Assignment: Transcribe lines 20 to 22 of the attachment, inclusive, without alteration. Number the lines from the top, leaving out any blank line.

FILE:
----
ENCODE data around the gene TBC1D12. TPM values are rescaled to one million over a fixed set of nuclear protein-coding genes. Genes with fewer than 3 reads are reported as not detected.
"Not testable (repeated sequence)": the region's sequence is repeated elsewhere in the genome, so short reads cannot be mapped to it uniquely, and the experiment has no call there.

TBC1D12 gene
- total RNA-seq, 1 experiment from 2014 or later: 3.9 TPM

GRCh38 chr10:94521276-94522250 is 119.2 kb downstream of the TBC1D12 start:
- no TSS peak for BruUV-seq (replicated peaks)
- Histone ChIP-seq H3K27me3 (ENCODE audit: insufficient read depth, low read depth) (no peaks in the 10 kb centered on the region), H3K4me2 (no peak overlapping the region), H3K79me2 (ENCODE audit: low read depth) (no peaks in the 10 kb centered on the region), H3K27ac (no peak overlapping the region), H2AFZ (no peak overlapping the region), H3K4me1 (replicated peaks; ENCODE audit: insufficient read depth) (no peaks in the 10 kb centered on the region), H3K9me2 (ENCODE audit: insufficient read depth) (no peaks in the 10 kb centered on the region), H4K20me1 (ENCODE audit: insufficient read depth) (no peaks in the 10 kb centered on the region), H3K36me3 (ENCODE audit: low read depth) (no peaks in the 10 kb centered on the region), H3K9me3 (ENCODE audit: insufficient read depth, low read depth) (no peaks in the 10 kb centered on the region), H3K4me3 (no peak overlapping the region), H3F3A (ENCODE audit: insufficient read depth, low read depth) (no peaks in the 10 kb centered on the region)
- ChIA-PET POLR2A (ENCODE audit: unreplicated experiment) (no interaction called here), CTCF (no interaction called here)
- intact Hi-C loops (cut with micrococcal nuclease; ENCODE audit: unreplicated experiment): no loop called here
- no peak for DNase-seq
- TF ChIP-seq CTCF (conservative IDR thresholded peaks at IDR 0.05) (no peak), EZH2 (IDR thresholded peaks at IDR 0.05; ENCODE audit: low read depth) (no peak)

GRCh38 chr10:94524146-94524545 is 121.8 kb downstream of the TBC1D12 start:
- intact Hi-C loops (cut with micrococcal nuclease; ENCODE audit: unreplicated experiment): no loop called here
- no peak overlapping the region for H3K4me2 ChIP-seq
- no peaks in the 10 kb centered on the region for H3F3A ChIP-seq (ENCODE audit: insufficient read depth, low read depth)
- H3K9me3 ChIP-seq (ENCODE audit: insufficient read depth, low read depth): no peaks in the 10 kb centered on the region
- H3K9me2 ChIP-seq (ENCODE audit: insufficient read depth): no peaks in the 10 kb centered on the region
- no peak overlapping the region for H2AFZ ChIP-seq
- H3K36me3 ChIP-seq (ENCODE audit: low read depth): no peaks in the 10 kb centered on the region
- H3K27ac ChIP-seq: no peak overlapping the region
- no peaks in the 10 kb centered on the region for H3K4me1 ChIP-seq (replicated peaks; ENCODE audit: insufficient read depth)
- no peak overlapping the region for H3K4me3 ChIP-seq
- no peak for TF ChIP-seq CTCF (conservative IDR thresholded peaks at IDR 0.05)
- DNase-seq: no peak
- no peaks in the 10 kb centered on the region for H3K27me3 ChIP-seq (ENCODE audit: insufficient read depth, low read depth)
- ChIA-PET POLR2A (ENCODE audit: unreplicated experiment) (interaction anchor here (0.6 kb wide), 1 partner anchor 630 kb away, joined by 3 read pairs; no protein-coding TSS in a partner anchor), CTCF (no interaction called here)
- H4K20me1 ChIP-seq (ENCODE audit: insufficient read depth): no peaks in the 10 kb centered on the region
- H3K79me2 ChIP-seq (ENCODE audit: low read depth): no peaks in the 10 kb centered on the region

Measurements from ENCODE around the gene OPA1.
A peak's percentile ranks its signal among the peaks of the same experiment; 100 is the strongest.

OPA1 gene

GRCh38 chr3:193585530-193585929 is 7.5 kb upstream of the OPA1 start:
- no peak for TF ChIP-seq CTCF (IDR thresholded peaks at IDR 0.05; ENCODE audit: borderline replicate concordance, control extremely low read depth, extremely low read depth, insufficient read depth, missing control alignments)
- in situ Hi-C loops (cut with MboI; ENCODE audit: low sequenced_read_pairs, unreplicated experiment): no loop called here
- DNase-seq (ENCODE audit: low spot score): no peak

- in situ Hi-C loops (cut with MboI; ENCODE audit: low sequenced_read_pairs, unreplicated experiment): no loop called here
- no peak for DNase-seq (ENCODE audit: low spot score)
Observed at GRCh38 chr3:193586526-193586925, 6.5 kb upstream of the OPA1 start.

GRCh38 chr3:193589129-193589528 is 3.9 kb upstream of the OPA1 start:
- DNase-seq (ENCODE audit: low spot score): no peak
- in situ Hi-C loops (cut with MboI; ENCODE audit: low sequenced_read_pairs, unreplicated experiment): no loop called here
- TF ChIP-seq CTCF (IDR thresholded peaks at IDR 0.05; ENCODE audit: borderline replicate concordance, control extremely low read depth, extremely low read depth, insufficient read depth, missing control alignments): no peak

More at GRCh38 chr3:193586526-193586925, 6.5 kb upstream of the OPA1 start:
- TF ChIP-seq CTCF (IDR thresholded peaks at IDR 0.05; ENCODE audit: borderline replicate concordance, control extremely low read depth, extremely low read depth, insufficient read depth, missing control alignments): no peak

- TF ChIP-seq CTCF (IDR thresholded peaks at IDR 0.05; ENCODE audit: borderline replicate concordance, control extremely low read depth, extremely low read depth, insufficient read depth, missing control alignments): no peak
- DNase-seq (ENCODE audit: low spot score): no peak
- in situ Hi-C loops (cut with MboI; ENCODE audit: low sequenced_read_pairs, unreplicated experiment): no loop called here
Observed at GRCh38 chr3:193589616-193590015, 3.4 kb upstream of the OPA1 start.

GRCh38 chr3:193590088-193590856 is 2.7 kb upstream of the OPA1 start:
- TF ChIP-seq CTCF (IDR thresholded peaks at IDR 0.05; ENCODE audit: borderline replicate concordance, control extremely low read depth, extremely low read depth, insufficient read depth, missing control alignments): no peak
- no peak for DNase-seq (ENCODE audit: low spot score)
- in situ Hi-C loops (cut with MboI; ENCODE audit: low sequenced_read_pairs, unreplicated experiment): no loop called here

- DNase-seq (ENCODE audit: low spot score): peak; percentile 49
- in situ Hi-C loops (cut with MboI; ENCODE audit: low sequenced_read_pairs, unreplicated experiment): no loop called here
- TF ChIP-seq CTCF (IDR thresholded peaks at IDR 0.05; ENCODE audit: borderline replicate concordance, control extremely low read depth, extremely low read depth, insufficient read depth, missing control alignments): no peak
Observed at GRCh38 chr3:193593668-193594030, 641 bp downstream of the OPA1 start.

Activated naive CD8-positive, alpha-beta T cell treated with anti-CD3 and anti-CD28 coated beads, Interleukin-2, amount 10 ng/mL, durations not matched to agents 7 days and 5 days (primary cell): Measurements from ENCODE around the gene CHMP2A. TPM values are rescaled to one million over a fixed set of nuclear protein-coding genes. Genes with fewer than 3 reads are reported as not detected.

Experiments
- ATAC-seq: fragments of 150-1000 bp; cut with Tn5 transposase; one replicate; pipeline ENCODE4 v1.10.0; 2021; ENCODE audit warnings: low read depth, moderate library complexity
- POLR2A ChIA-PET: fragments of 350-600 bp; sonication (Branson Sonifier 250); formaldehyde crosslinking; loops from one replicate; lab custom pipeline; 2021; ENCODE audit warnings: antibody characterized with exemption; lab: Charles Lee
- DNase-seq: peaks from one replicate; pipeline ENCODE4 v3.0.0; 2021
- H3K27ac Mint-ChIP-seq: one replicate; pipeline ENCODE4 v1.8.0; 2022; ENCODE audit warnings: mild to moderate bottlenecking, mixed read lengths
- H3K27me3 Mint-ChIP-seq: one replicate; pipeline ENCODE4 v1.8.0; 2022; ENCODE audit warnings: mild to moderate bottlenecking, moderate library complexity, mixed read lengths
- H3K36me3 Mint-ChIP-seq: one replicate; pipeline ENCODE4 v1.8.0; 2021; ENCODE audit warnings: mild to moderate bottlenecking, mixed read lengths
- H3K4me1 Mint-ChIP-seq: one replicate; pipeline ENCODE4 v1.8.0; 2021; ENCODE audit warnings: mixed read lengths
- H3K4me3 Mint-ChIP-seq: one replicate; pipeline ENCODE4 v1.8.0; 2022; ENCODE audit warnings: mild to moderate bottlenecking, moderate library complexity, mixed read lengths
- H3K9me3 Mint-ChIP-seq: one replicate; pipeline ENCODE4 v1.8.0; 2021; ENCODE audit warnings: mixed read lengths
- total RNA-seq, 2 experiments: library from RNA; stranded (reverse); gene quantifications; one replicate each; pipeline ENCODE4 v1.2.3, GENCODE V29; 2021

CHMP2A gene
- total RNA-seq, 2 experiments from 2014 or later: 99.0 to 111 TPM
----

- H3K27ac ChIP-seq: no peak overlapping the region
- no peaks in the 10 kb centered on the region for H3K4me1 ChIP-seq (replicated peaks; ENCODE audit: insufficient read depth)
- no peak overlapping the region for H3K4me3 ChIP-seq